D2 Chemical Rate Constants of ECEType Reactions and Distinguishing between Alternative Pathways

Analysis of data reflecting the EC reaction mechanism just discussed requires double potential step chronocoulometry, because only the response during the reverse step is influenced by the chemical reaction. In many cases, however, the product of the chemical step can be electrolyzed. This leads to additional charge on the forward potential step above that expected for an EC reaction. Such an electrode reaction pathway is called an ECE mechanism (Box 12.3), in which the EC process is followed by a second electron transfer.

Although the electrode reaction mechanism of an ECE process may be complex, the data on the forward pulse of a potential step reflect the rate of the chemical reaction. This is because, when the potential step (for oxidations) is well positive of both formal potentials for A/B and C/D couples, the electrolysis of C provides additional charge over that obtained from only the first electron transfer reaction. The amount of additional

A f B + e'

(12.7)

B + S-V C

(12.8)

Box 12.2 EC reaction, reversible electron transfer.

A f B + e"

(12.9)

B C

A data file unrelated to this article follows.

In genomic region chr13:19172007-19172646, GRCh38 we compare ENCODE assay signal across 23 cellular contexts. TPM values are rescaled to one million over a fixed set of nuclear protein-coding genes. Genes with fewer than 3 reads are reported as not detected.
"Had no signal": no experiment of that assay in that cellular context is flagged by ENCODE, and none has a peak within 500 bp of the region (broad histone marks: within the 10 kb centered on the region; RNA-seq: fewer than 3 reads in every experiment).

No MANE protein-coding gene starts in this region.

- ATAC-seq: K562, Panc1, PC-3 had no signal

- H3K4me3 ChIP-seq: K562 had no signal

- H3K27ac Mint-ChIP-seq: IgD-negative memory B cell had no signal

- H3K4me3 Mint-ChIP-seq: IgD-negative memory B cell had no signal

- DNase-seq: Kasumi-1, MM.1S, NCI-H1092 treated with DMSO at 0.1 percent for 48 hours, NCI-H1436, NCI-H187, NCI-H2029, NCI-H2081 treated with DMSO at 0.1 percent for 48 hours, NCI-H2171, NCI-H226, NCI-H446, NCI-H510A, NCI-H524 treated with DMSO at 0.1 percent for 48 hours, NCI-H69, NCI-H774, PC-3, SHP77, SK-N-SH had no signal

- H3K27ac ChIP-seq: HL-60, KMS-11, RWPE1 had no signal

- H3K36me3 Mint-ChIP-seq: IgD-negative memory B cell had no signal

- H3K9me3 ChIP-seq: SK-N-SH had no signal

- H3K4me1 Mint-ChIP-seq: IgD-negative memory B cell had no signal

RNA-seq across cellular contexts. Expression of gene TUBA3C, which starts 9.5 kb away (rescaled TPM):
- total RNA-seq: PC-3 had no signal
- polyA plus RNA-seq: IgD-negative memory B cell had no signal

(rds)

(12.10)

C- D + e"

E°2.

(12.11)

Box 12.3 ECE pathway, reversible electron transfer.

Box 12.3 ECE pathway, reversible electron transfer.

charge is proportional to the rate of transformation of B to C. Thus, single potential step chronocoulometry can be used to find the rate constant of the chemical reaction. The data analysis problem is a bit simpler than for a double potential step experiment.

We now discuss analysis of data on ECE reactions. Equation (12.10) is written as a pseudo-first-order reaction to simplify the model. In general, we would have

The usual pseudo-first-order condition for ECE reactions is [5] > 10X [A]. If this can be achieved experimentally, with kr in a range where the charge passed represents less then 2F/mol of A, then k can be estimated by nonlinear regression analysis. The second-order rate constant is found from k2 = /c/[S]. The pulse width r must be chosen correctly to achieve the above conditions [8].